Savings Account


Savings Account
A deposit account held at a bank or other financial institution that provides principal security and a modest interest rate. Depending on the specific type of savings account, the account holder may not be able to write checks from the account (without incurring extra fees or expenses) and the account is likely to have a limited number of free transfers/transactions. Savings account funds are considered one of the most liquid investments outside of demand accounts and cash. In contrast to savings accounts, checking accounts allow you to write checks and use electronic debit to access your funds inside the account. Savings accounts are generally for money that you don't intend to use for daily expenses. To open a savings account, simply go down to your local bank with proper identification and ask to open an account.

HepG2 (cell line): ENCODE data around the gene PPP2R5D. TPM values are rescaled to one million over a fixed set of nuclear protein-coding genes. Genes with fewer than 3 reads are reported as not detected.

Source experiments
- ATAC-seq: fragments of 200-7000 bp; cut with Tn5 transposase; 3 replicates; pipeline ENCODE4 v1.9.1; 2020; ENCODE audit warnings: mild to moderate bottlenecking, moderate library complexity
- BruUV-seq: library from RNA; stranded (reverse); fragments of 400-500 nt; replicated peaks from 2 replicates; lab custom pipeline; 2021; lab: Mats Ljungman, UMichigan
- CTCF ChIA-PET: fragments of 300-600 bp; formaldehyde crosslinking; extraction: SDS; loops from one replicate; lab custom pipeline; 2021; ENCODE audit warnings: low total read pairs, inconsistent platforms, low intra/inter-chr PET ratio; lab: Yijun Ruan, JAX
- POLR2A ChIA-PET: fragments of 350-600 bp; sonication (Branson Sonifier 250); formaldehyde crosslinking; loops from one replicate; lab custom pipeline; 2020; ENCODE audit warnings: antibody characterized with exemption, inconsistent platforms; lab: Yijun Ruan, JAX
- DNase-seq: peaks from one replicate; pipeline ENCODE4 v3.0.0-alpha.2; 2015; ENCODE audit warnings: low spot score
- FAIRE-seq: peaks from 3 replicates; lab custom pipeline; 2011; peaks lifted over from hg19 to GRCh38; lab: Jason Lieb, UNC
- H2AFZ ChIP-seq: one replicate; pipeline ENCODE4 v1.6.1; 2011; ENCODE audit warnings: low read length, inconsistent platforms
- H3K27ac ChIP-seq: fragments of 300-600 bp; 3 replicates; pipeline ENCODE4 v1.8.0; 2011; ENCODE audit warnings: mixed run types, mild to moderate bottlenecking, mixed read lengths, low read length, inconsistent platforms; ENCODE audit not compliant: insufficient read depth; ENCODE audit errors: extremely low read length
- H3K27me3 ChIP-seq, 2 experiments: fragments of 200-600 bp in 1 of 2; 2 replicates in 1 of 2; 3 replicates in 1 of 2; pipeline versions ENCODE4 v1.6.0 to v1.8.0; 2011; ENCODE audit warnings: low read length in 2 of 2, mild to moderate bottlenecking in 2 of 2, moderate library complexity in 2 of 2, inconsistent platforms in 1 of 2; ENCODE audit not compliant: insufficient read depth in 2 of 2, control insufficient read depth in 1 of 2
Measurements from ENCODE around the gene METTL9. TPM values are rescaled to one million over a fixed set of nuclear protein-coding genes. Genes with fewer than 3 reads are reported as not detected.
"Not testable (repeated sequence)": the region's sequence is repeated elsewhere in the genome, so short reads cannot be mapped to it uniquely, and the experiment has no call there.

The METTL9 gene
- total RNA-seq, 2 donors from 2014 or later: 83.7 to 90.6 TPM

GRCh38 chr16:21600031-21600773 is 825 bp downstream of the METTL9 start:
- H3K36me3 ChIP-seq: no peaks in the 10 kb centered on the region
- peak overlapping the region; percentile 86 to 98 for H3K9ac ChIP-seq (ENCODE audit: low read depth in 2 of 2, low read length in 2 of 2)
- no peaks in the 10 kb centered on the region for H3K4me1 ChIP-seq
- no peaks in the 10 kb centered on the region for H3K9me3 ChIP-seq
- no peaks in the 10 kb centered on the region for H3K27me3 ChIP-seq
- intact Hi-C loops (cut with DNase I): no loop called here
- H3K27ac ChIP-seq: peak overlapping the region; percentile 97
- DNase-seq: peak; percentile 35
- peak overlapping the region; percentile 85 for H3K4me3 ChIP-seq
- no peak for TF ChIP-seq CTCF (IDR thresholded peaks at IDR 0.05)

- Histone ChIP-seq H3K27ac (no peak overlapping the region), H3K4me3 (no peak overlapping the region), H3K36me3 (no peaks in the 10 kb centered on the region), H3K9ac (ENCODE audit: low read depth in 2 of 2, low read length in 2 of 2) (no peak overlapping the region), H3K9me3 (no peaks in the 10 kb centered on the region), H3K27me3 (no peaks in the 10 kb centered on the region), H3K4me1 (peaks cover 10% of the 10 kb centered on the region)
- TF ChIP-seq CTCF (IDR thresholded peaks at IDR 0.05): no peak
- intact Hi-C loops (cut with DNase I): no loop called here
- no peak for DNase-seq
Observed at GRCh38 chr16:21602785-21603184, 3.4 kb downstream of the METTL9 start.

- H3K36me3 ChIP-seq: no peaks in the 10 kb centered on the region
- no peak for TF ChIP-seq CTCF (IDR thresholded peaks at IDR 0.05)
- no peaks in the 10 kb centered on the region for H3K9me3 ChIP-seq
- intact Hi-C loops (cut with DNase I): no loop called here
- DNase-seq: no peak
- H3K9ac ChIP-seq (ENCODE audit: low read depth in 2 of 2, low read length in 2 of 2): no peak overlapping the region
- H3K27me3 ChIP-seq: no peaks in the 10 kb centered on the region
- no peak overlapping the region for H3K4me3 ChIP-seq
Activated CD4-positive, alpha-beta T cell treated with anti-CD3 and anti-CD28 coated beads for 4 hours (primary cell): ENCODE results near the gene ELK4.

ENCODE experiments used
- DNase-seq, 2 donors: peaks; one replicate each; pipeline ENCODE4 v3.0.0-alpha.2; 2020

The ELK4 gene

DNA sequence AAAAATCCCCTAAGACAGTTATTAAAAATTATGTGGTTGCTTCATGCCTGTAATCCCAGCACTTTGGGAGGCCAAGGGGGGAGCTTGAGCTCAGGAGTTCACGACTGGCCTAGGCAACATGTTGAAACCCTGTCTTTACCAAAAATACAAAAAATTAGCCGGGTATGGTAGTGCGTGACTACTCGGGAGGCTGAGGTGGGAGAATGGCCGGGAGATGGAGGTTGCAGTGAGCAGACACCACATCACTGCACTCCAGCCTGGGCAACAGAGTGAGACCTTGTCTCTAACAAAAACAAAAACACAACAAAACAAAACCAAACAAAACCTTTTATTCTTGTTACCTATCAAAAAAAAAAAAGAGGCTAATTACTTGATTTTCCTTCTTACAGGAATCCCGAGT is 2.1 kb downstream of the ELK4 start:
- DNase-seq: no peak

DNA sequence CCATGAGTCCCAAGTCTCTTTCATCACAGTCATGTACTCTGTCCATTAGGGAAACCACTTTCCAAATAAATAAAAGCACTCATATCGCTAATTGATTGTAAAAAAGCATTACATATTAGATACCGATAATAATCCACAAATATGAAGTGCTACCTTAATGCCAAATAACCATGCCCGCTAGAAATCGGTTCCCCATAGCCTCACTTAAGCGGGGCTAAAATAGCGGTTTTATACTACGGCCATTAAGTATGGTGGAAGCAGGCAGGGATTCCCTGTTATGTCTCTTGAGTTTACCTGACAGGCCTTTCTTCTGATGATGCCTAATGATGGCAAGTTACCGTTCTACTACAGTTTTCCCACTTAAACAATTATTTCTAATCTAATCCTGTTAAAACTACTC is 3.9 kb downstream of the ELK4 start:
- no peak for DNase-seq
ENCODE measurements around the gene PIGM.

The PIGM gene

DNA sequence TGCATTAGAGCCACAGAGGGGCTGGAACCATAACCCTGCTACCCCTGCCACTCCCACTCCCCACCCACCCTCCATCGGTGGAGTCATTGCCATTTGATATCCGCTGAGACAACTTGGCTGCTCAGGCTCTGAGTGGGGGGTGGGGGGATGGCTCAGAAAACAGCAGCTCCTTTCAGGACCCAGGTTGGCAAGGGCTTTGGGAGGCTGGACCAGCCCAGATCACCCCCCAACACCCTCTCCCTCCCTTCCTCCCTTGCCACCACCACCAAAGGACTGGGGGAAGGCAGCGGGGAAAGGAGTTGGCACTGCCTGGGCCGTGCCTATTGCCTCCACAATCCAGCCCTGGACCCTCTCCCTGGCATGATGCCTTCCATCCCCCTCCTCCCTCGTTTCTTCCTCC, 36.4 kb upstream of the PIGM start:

Because savings accounts almost always pay lower interest rates than Treasury bills and certificates of deposit, they should not be used for long-term holding periods. Their main advantages are liquidity and superior rates compared to checking accounts. Most modern savings accounts offer access to funds through visits to a local branch, over the internet and through automated teller machines.


Investment dictionary. . 2012.

Look at other dictionaries:

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